Bruno’s work is especially relevant, as it addresses directly the half-humorous line of attack on bracketing launched by Kripal and Agrama, who compare bracketing the question of the being of the phenomenon from its meaning as is customary in the social sciences to adopting the same approach with regards to radiation. On the one hand, the analogy is questionable if not specious, given the marked difference in ontological status between radiation and UAP; on the other, however, Bruno’s study demonstrates both the ease and promise of shifting perspective from engaging in the attempt to resolve the controversies about the nature of even an undoubtedly real event and its cultural shock waves.

But the whole matter admits of a finer-grained analysis. In our classic study of the Raëlian Movement, Susan Palmer and I, like good religious studies scholars, bracket the question of whether Claude Vorilhon in fact experienced what he claims to have; rather we expose the ideological underpinnings of the Message to account for the success of Vorilhon’s New Religious Movement. In the strictly poetic work one can find here (the work toward the epic Orthoteny), the “reality” of the UFO is as irrelevant as that of the gods of Homer and Hesiod to their respective poems or that of the saints and angels in Dante’s Commedia to his. In the more cultural critical essays that make up most of the posts here at the Skunkworks, the problem is more complex. In some regards, the focus is precisely and exclusively on what I’ve termed here “cultural shockwaves” along the lines pursued by Bruno, UFO books, movies, and other media and the thinking that goes into and on around them. Here, I read (i.e., attend hemeneutically) to “the UFO mythology”, which, as a mythology, is grasped in the same way a reader approaches the Iliad and Odyssey, the Theogeny, or the Commedia. In these instances it might be argued that I adopt a tacit acceptance of some version of the Psychosocial Hypothesis, for, as I ponder in a more recent, more cautious post: “the significance of what [I call] ‘the UFO mythology’ will have a different significance, culturally (won’t it?) if the root ’cause’ is itself not merely ‘subjective’ (misperceptions or deceptions on the part of the witness, as per the Psychosocial Hypothesis) but ‘objective’ (whatever the nature of that objectivity might finally be).” In this latter regard, it seems to me, Bruno’s work legitimates, to a point (always relative to the particular questions motivating the research), bracketing the question of the reality (if not the nature) of the phenomenon from its meaning effects. So, regardless of whether there is a physically real, genuine mystery to UAP, the work here and in sociology departments can proceed for the time being in good conscience—at least until Disclosure (and even then!).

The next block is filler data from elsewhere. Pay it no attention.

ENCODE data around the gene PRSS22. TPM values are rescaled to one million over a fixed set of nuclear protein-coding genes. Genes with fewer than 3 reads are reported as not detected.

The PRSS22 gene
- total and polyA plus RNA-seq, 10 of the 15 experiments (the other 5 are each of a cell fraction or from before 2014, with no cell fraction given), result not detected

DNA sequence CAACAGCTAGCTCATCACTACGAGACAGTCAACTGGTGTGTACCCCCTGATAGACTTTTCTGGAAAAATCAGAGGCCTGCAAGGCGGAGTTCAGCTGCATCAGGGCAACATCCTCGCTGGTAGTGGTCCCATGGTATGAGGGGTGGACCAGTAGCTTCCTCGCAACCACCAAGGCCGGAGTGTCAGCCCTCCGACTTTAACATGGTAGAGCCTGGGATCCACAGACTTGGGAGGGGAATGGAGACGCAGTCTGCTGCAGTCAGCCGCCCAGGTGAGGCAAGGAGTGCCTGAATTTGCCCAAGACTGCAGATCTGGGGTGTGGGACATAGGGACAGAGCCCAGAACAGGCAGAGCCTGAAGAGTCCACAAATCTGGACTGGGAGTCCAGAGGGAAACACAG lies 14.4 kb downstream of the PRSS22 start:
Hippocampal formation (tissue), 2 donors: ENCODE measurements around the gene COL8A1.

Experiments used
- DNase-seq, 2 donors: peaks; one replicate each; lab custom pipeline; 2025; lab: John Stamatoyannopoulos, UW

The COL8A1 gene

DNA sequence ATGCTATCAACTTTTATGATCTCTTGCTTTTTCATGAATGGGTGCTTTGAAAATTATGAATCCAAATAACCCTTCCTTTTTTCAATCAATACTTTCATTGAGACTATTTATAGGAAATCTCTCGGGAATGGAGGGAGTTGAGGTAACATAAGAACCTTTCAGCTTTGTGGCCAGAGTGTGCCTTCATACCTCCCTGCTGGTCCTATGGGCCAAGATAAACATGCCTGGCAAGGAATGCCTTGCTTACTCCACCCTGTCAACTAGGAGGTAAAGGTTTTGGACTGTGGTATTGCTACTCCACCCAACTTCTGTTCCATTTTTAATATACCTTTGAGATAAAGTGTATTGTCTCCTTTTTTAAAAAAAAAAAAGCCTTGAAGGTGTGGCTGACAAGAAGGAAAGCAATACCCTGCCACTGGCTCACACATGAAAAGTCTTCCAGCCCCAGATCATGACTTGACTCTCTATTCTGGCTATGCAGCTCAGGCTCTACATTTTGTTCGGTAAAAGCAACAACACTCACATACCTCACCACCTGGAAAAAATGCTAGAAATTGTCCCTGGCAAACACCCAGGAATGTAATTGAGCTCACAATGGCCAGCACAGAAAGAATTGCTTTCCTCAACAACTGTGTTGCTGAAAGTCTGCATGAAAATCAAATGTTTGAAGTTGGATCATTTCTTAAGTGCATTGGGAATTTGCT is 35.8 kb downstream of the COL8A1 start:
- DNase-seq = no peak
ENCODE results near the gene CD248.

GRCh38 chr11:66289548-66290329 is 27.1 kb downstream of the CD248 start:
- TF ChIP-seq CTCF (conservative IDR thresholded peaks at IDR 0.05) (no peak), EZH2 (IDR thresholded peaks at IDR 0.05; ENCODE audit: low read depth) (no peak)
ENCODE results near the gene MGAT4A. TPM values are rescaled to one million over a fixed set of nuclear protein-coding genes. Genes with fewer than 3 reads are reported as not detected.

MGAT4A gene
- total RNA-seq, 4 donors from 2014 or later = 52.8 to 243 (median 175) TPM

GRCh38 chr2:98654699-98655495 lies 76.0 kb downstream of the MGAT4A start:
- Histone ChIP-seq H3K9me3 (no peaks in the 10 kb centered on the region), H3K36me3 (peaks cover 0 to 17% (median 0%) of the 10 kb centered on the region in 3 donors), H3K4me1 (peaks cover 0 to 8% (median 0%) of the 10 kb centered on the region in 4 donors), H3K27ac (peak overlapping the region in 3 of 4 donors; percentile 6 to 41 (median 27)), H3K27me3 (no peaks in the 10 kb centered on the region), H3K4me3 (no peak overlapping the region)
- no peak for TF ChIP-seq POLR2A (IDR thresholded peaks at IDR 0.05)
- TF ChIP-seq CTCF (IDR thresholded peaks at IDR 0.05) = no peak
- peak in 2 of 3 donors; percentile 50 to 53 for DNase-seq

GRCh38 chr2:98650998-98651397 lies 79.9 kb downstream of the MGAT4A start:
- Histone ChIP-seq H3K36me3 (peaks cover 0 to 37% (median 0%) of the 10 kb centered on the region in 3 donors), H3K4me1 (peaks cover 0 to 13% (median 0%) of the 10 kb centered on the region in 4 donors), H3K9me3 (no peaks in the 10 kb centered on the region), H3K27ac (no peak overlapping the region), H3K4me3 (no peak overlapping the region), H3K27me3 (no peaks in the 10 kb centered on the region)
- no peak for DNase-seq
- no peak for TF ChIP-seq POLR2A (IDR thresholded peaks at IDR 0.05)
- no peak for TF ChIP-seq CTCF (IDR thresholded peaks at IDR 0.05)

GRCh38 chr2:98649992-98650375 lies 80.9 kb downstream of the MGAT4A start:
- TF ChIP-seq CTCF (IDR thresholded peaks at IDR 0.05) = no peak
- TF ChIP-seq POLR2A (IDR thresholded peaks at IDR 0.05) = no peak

2 thoughts on “A Note on Cultural Seismology…